The detective who helped bring the killers of PC Andrew Harper to justice has said they and their families showed “complete contempt” for the police, as he described how they sought to frustrate the investigation at every turn.
Detective Superintendent Stuart Blaik, the senior investigating officer from Thames Valley Police, said Henry Long, Albert Bowers and Jessie Cole had lied constantly and had even tried to get rid of evidence.
He said they had enjoyed the support of their extended family as they tried to deny responsibility for killing the newly married officer who was bravely trying to stop them stealing a quad bike last August.
The three men, who were members of west Berkshire’s traveller community, were arrested at the Four Corners caravan site, just minutes after PC Harper was found lying dead in the road.
But all three sought to frustrate the investigation by inventing false alibis, with Long even claiming he had been sat with his cousins all evening watching the film Fast and Furious.
As he was arrested he told the officer: “Look at me, do I look like a murderer.”
At the police station, the seasoned criminal remarked: “I don’t give a f*** about any of this.”
DS Blaik said throughout the investigation, the three killers had “failed to do the right thing”.
He told the Telegraph: “They told lies, they have tried to get rid of evidence, they have had support from the wider family network all of which frustrated the investigation”
“It was very clear that night early on that they were suspected of one of the most serious offences you could ever imagine, yet they chose to tell lies and say nothing.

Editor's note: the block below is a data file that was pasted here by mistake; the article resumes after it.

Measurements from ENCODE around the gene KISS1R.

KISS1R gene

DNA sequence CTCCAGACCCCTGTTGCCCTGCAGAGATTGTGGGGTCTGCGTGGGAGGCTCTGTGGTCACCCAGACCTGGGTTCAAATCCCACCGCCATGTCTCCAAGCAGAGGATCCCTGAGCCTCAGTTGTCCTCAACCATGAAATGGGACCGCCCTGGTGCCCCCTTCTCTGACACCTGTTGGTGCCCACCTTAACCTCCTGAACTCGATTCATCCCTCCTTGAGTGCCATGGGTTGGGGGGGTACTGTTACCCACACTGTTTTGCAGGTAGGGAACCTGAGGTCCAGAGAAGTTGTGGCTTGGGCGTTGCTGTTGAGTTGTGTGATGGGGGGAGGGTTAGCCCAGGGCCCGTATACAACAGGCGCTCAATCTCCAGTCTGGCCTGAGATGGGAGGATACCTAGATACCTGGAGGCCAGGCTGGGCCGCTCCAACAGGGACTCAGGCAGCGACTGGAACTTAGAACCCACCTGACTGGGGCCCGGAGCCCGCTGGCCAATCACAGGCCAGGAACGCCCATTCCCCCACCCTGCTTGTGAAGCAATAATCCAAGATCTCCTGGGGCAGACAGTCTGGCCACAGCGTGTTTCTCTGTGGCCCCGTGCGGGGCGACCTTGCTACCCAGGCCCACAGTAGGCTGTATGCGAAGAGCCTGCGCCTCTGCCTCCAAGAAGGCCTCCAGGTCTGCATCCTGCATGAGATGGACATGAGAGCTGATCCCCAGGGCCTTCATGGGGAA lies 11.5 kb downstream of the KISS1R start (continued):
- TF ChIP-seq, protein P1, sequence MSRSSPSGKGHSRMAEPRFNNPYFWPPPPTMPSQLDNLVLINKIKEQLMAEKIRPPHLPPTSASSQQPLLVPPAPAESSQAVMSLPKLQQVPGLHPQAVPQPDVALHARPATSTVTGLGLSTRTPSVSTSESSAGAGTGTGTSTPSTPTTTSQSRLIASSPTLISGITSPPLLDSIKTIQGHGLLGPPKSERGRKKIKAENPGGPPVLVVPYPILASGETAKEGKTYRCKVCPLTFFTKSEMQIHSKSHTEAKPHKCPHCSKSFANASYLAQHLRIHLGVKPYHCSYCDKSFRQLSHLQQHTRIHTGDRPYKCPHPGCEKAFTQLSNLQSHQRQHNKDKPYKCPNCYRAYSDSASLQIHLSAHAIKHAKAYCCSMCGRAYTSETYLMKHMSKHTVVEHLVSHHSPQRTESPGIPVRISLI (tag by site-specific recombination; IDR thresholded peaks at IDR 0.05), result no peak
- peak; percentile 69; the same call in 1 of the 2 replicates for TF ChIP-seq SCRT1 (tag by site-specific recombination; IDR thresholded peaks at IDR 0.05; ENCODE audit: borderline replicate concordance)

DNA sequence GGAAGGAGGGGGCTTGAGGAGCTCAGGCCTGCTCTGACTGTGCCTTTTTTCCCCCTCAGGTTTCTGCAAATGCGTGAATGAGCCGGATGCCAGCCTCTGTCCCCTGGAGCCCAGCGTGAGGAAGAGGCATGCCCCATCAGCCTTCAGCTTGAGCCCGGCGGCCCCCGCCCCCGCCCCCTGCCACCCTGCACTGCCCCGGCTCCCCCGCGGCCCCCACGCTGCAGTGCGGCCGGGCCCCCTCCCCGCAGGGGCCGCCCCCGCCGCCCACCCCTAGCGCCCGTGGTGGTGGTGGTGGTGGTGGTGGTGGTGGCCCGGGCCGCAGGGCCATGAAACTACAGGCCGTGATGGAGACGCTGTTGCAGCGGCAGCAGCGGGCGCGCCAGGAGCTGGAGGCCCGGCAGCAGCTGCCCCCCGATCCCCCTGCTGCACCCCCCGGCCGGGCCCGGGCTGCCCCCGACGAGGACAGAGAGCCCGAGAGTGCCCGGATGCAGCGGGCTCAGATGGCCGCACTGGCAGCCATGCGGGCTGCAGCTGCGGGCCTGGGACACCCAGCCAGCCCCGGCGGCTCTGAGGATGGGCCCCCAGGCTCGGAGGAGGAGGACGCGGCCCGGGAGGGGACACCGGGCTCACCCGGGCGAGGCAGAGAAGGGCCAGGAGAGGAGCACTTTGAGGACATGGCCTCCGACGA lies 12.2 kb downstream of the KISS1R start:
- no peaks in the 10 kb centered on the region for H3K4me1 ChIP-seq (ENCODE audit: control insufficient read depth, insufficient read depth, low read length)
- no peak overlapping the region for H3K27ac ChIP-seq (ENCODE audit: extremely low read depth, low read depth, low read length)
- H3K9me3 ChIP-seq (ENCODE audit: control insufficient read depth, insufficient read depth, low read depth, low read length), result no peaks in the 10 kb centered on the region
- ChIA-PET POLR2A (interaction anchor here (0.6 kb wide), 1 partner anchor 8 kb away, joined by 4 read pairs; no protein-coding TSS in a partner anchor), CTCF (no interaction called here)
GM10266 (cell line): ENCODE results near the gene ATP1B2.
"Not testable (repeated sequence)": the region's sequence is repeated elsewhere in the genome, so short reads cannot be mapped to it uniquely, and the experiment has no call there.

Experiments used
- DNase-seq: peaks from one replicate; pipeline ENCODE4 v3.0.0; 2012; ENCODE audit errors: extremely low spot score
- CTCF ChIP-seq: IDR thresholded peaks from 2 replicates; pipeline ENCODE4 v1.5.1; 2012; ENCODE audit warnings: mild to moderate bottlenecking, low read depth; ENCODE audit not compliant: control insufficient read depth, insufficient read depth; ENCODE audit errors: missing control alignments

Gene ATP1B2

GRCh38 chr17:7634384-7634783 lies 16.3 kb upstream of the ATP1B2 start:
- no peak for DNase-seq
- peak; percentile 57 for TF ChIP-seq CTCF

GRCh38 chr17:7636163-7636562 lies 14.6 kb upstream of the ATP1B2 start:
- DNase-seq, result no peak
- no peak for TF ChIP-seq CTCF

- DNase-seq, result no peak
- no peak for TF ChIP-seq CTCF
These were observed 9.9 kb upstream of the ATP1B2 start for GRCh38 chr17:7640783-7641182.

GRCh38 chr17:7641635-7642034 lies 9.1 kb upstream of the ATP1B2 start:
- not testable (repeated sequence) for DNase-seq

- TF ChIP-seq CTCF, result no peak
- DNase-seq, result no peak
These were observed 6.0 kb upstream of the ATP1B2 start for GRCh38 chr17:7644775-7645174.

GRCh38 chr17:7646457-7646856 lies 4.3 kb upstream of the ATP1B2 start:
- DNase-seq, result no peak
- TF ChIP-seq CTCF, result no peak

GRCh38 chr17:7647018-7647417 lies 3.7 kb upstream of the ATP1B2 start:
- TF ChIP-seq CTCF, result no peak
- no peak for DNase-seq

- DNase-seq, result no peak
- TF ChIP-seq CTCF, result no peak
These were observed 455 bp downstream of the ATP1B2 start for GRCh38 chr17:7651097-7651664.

“What it shows is the complete contempt for what we were dealing with when they could have and should have done the right thing.”
PC Harper was killed when his ankles became lassoed by a crane strap that the gang were using to tow a stolen quad bike behind their Seat getaway car.
He was dragged for more than a mile, suffering unimaginable injuries, until his body was eventually ripped free.
Long, Bowers and Cole, were all cleared of murder by the Old Bailey jury, but were convicted of the lesser charge of manslaughter.
But the verdicts came under intense scrutiny after allegations of jury tampering emerged.
Thames Valley Police confirmed they received intelligence about possible jury intimidation in the first trial in March, which had to be abandoned because of the lockdown.
Earlier this month one of the jurors in the second trial had to be discharged after she was heard saying “Bye boys” to the defendants at the end of a day’s evidence.
But the trial judge Mr Justice Edis allowed 11 jurors to continue with the case and Thames Valley Police have said there is not a “shred of evidence” that the jury was influenced in any way.
Speaking ahead of the sentencing yesterday, Mr Justice Edis addressed the issue, conceding that the verdicts had caused some controversy.
He said: “I have deliberately avoided reading press reports on it. However, I have been made aware that there has been some discussion about the trial and in particular the measures in place for protection of the jury.
“It may be believed in some quarters the jury were under improper pressure. There is no truth in that at all.”
DS Blaik also said there was no evidence of anything untoward.
He said: “There are no concerns from the investigation team. I know there has been a lot of reporting on this matter and we were in receipt of some intelligence right at the very beginning of the first trial.
“We haven’t had any further intelligence and obviously there was the added complication in the second trial of the discharge of one of the jurors, but there is not a shred of evidence that there has been any malpractice or intimidation of the jurors or anything of that nature.”